first published in the Sunday times, November 14, 2004
by Stephen Grey
AN executive jet is being used by the American intelligence agencies to fly terrorist suspects to countries that routinely use torture in their prisons.
The movements of the Gulfstream 5 leased by agents from the United States defence department and the CIA are detailed in confidential logs obtained by The Sunday Times which cover more than 300 flights.
Countries with poor human rights records to which the Americans have delivered prisoners include Egypt, Syria and Uzbekistan, according to the files. The logs have prompted allegations from critics that the agency is using such regimes to carry out “torture by proxy” — a charge denied by the American government. Continue reading US accused of ‘torture flights’
Cover story – New Statesman
Monday 17th May 2004
Stephen Grey uncovers a secret global network of prisons and planes that allows the US to hand over its enemies for interrogation, and sometimes torture, by the agents of its more unsavoury allies
8 October 2002. Over the Atlantic, at 30,000 feet, on board a Gulfstream jet, Maher Arar looked out through the portholes of the private plane at the clouds beneath and the red glow of dawn. Stretching out on the wide, upholstered leather seat, he glanced across at the large video screen on which was displayed the path of the plane from its departure point near New York, onwards to Washington, DC and then to its final refuelling point at Portland, Maine, before heading across the ocean. A telecommunications engineer in Ottawa, Canada, Maher was used to air travel – but not to such luxury.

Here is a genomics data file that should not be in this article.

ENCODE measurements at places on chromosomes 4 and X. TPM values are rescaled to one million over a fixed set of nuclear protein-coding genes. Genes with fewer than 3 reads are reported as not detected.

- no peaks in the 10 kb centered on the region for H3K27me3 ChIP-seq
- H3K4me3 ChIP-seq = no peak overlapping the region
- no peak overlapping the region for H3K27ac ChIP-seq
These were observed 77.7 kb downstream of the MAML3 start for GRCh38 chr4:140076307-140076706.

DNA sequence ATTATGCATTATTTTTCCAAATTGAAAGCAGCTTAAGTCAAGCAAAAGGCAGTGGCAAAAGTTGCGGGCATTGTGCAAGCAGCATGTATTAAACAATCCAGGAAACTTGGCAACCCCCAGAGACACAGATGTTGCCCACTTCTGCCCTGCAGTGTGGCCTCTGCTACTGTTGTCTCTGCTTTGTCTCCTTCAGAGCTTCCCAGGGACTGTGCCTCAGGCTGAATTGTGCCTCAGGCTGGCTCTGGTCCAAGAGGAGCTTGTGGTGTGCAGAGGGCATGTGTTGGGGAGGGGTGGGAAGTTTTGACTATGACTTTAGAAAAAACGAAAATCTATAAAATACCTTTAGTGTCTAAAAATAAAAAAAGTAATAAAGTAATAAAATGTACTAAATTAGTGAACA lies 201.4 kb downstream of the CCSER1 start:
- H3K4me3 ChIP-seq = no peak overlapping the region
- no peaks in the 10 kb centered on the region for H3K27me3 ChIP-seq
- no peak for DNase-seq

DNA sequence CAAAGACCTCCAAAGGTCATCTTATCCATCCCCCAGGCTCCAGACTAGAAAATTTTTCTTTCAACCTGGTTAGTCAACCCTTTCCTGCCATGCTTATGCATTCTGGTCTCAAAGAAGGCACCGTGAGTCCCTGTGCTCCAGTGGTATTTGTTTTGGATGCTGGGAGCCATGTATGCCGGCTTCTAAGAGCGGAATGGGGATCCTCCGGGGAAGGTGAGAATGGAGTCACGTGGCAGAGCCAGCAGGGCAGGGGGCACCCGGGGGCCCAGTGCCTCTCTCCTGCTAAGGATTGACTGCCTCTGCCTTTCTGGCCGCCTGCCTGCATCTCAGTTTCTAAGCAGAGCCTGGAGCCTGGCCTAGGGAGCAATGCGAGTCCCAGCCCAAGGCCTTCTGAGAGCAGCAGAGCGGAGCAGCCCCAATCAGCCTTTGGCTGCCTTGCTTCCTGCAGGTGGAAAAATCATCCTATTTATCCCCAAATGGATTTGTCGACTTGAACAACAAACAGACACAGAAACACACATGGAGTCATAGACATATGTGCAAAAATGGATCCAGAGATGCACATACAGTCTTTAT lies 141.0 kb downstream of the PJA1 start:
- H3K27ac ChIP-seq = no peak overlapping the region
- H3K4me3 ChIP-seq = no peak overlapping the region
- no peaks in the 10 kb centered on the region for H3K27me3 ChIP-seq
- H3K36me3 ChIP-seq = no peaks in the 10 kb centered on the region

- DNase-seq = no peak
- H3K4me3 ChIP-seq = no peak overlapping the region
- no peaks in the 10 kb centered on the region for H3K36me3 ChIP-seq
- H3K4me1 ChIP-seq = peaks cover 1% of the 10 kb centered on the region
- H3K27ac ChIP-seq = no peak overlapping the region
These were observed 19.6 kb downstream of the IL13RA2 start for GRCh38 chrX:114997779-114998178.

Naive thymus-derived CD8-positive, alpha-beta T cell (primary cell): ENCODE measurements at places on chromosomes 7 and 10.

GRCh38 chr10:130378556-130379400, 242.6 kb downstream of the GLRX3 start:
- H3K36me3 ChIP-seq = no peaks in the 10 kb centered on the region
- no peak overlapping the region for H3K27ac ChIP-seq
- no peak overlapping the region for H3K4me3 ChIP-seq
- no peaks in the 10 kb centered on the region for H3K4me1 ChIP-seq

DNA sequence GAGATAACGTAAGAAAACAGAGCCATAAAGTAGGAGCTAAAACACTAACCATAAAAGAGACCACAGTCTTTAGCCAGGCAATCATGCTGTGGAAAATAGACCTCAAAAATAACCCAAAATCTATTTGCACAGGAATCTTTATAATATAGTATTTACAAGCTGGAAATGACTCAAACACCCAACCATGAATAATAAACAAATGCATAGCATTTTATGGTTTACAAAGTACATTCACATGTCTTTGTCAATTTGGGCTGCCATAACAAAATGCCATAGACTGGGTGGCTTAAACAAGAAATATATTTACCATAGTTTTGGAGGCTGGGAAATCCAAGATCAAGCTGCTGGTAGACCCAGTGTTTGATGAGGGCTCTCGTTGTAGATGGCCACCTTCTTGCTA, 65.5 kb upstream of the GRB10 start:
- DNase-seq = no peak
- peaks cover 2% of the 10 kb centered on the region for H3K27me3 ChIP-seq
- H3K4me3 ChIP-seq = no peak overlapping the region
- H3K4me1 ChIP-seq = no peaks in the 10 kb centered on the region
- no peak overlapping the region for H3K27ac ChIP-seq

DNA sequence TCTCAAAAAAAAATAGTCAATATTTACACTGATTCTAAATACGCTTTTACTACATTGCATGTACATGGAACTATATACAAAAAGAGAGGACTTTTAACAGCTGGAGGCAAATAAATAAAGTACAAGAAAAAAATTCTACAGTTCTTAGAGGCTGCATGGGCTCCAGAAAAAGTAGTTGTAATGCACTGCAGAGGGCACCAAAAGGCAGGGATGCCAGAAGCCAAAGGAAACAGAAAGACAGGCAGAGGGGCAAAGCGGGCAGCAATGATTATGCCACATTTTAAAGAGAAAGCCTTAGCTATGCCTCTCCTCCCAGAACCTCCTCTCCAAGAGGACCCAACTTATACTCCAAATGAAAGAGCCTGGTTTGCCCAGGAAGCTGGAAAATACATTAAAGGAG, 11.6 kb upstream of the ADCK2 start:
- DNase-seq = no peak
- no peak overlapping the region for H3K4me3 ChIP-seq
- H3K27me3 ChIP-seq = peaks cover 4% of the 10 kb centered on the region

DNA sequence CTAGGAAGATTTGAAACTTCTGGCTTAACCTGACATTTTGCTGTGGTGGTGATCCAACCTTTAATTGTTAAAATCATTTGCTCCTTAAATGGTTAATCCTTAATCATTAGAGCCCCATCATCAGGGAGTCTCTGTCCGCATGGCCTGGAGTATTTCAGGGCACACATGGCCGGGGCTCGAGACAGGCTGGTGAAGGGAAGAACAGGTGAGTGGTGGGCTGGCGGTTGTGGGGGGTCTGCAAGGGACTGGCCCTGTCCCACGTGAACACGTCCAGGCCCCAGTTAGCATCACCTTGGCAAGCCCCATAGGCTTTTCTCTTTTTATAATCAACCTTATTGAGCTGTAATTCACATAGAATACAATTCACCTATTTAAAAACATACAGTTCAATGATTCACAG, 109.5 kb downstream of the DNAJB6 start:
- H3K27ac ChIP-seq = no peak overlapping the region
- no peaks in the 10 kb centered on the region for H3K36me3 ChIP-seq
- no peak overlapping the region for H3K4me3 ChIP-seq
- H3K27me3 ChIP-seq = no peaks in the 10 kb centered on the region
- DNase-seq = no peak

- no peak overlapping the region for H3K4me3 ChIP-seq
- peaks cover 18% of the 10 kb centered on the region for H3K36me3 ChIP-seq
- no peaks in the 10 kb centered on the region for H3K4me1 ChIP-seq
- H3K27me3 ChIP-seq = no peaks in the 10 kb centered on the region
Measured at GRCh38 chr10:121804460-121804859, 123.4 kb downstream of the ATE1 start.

His companions – specialists attached to the CIA – were preparing to switch on another in-flight film, an action movie. Maher could think only of what fate lay ahead of him when he reached the country to where the United States was now sending him for interrogation and from where his family had once fled – Syria.
He recalls: “I knew that Syria was a country that tortured its prisoners. I was silent and submissive; just asking myself over and over again: ‘How did I end up in this situation? What is going to happen to me now?'” Continue reading America's Gulag